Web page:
Things We Heart – March 2018

Each year beginning in late-March, approximately 3,000 people will set out to northbound thru-hike the Appalachian Trail (A.T.), and only about 20% will complete the trail from start to finish in one attempt. Millions of others will section-hike portions of the trail this year. The A.T. is the longest hiking-only footpath in the world measuring in at 2,190 miles. Traveling through 14 states, the A.T. starts in Georgia and ends in Maine.
Along the way, hikers will be treated to many different types of trees that will provide shade, protection from the elements and a place to hang their food overnight while they sleep (to keep it safe from bears and other furry friends). In honor of this epic, months-long journey, this month’s Things We Heart is dedicated to information about the trees hikers can expect to encounter along the A.T.:

Trail-marking Trees

The A.T. is synonymous with the white blaze marking its route – most are placed on trees, however some are on rocks and boulders. There are approximately 165,000 white blazes marking the trail, averaging one blaze every 70 feet! Many thru-hikers forego carrying maps because the trail is so well marked. Read 20 other interesting A.T. statistics.

Before the white blaze, Native Americans developed a custom of marking trails in the forest by bending saplings and securing them together in such a way to point in the direction of the route along the trail. These historically have been called “Indian Trail Trees” in North Georgia, where the Mountain Stewards have managed the Trail Tree Project to document the history and location of these trees. While the actual path of the A.T. has changed since its inception in 1937, some of the few remaining trail trees that were formed even before the A.T. can still be seen along parts of the trail.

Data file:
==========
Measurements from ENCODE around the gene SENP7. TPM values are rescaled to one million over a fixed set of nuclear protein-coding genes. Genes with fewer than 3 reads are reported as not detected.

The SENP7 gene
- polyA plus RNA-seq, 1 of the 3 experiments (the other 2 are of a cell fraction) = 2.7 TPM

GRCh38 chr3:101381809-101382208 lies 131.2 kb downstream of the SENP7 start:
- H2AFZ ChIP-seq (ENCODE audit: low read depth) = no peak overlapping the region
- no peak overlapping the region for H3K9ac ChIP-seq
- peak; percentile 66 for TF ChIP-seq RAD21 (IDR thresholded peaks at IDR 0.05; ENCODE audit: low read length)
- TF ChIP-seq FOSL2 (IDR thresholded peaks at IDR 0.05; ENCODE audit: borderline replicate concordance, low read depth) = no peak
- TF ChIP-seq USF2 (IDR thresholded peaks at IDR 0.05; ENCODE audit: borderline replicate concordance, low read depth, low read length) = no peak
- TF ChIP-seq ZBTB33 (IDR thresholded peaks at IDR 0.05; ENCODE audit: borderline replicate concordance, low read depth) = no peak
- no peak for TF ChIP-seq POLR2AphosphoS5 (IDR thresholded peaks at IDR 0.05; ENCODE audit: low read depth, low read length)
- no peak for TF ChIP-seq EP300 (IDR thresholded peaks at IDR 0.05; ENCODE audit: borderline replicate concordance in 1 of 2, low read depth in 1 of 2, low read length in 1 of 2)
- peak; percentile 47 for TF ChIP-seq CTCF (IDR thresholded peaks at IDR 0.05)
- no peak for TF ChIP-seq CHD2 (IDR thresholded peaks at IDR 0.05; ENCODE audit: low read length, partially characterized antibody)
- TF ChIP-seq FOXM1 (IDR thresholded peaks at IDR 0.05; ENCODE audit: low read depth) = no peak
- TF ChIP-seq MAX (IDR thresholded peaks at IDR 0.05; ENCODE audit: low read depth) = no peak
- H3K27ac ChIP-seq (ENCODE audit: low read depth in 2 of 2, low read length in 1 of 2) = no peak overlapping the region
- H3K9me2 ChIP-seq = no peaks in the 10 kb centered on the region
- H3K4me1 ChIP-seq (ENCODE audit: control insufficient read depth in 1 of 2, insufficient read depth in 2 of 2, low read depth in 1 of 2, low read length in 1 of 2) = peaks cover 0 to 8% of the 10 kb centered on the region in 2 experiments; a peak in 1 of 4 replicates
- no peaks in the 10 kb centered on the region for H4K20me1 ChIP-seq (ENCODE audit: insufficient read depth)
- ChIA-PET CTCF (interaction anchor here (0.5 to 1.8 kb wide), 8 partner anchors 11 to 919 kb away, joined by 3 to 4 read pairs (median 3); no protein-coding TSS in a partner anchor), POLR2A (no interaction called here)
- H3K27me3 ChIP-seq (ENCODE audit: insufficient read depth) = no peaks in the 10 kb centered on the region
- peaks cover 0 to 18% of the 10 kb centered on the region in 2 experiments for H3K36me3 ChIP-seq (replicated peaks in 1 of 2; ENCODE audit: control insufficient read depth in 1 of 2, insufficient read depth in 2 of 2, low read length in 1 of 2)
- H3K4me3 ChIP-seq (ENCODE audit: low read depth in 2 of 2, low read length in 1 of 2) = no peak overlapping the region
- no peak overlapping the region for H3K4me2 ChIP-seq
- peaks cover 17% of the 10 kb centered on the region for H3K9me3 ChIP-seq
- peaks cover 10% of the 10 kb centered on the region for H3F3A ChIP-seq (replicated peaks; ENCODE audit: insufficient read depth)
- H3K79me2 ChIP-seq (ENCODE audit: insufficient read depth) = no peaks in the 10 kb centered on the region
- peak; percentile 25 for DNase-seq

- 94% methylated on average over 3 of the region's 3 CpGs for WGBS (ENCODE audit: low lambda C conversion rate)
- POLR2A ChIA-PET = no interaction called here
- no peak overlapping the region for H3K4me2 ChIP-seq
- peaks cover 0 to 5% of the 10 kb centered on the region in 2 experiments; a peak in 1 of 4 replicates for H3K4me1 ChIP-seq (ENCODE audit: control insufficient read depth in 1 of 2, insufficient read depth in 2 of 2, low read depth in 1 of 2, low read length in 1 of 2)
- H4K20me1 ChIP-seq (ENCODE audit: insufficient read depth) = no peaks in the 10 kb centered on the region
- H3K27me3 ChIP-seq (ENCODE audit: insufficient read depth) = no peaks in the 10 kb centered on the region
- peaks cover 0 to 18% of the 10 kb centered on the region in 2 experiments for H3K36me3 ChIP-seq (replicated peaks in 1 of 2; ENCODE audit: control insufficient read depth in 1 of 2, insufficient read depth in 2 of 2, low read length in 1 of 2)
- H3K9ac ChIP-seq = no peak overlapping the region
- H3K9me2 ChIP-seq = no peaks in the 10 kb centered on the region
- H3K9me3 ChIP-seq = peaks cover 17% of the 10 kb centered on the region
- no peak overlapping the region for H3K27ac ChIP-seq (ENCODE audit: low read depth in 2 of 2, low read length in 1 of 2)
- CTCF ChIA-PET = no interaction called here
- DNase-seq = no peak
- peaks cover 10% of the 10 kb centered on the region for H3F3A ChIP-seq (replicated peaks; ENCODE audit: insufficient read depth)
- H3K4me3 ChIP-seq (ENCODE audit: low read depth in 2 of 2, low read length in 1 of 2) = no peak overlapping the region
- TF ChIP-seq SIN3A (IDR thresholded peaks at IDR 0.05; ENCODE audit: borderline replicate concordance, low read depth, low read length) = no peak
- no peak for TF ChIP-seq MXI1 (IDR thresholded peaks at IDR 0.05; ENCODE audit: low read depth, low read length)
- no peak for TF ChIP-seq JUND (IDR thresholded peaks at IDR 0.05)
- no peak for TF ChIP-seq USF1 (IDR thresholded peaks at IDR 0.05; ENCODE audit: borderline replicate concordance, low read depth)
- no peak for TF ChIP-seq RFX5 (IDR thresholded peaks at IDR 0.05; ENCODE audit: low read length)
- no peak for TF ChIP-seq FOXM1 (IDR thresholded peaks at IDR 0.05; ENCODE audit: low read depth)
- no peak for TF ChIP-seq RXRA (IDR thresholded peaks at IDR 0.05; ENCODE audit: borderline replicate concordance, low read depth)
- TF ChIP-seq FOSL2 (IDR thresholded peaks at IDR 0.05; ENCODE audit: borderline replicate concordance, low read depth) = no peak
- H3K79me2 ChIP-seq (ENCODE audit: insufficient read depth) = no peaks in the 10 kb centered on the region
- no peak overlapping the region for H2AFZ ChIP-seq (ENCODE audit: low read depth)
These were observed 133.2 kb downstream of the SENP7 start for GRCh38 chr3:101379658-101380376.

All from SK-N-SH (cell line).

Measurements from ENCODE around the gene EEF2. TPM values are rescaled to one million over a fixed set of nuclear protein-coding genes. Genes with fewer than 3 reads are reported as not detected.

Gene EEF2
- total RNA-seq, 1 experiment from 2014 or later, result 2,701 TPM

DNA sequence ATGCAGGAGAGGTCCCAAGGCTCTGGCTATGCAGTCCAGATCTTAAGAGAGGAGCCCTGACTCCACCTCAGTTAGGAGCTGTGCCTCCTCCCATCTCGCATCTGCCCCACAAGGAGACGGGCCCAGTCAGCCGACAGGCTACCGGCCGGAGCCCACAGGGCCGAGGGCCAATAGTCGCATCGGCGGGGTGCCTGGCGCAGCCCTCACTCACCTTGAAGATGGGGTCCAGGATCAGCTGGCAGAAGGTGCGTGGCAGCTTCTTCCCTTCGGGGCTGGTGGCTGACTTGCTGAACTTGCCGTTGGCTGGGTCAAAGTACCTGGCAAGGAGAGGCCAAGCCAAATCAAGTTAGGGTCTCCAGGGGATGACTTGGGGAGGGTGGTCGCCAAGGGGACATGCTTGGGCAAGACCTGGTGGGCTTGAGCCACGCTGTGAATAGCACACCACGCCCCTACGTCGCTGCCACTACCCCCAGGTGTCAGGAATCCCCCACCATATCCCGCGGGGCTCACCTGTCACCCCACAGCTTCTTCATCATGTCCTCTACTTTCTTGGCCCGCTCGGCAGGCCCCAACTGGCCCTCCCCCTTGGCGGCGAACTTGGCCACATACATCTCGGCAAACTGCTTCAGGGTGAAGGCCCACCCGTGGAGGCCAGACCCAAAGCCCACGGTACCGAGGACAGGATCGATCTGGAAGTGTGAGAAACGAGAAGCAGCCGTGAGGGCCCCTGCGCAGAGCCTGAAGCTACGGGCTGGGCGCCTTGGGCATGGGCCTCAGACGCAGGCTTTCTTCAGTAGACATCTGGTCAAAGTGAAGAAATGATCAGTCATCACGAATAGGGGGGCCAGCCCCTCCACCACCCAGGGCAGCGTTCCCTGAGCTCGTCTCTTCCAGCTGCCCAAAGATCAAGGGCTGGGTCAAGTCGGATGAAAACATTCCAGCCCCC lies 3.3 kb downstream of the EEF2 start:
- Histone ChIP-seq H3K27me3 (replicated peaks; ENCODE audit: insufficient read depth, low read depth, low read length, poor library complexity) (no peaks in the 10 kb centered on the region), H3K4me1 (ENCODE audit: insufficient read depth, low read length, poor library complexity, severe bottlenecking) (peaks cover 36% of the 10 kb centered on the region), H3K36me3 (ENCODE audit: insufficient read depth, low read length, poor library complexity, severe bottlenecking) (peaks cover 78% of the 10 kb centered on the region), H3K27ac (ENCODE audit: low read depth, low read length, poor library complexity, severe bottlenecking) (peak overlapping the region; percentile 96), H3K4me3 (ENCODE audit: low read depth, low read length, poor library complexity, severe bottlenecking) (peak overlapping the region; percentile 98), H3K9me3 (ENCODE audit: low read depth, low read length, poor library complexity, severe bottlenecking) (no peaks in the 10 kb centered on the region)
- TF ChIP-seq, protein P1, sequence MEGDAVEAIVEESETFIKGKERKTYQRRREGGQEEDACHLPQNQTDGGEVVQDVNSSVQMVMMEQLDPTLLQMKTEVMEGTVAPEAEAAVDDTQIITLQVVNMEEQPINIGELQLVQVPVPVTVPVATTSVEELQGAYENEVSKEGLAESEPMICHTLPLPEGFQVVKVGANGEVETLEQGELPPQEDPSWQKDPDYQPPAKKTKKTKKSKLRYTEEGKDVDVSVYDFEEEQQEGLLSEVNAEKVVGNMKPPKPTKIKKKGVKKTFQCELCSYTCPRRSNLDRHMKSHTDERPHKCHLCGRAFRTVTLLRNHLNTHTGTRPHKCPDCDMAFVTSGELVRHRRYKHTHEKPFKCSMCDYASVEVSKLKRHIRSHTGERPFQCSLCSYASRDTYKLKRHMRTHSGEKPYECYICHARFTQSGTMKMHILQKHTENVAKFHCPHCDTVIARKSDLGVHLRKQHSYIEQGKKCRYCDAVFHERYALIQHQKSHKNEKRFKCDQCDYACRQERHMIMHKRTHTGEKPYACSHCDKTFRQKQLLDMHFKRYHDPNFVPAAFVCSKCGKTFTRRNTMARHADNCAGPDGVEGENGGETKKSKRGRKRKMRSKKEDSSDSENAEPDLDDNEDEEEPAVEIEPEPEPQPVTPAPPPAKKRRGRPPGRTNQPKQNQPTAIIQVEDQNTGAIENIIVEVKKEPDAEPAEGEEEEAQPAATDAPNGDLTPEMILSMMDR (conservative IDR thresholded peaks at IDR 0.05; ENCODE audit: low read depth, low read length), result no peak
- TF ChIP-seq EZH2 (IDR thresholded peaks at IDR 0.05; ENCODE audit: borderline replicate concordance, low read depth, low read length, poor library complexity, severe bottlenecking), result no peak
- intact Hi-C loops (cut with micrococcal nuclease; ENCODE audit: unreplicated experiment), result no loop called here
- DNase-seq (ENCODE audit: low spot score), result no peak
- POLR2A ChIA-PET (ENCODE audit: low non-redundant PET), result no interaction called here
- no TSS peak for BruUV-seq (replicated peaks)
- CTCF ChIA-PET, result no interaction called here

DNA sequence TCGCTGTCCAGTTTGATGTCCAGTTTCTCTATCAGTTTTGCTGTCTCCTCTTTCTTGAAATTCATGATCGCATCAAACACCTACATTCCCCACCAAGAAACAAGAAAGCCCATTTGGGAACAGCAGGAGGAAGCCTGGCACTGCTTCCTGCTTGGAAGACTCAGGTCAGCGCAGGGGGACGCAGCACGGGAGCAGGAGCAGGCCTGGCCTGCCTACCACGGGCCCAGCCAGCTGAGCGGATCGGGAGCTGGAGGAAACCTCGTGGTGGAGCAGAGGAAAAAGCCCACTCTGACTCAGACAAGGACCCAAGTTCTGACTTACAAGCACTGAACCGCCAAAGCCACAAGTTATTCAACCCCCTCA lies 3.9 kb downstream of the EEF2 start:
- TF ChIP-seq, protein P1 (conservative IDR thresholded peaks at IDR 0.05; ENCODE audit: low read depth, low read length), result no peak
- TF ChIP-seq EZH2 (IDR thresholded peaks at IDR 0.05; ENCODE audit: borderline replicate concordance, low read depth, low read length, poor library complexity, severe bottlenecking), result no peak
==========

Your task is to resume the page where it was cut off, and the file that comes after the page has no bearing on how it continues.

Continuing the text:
Gentle Giants

Hikers in Dutchess County, New York, will encounter the Dover Oak. This white oak joined the New York State Department of Environmental Conservation’s Big Tree Register in 2012 because it measures a 251-inch circumference (that’s almost 21 feet!) and stands at an impressive 114 feet tall. While its age can’t be confirmed without counting the rings in its core, it is estimated that the Dover Oak is 300 years old.

Another giant tree along the A.T. is the Keffer Oak in Simmonsville, Virginia. This massive oak was supposedly named for Rex Keffer, who once owned the land this tree stands on. Its circumference is 235 inches, and stands at 59 feet tall. It is also estimated to be over 300 years old.

Invasive Pests and Plants

According to the Emerald Ash Borer Information Network, as of March 1, 2018, the emerald ash borer (EAB) has been detected in every state that the A.T. travels through, with the exception of Maine. It has killed hundreds of millions of ash trees in North America and continues to spread. Learn more about EAB on

Thru-hikers starting in Georgia may unknowingly transport Japanese Stilt Grass, an invasive species, along the A.T. What looks like a nice, grassy space to set up camp for the night might be home to this plant. The seeds can travel on a hiker’s shoes and clothes, and can even end up on the bottom of their tent. This mat-forming annual grass is shade tolerant, and can out-compete native plants and cover the forest floor, suppressing the growth of new trees and contributing to deforestation. Except for Maine, stiltgrass can be found in all states that the A.T. travels through.

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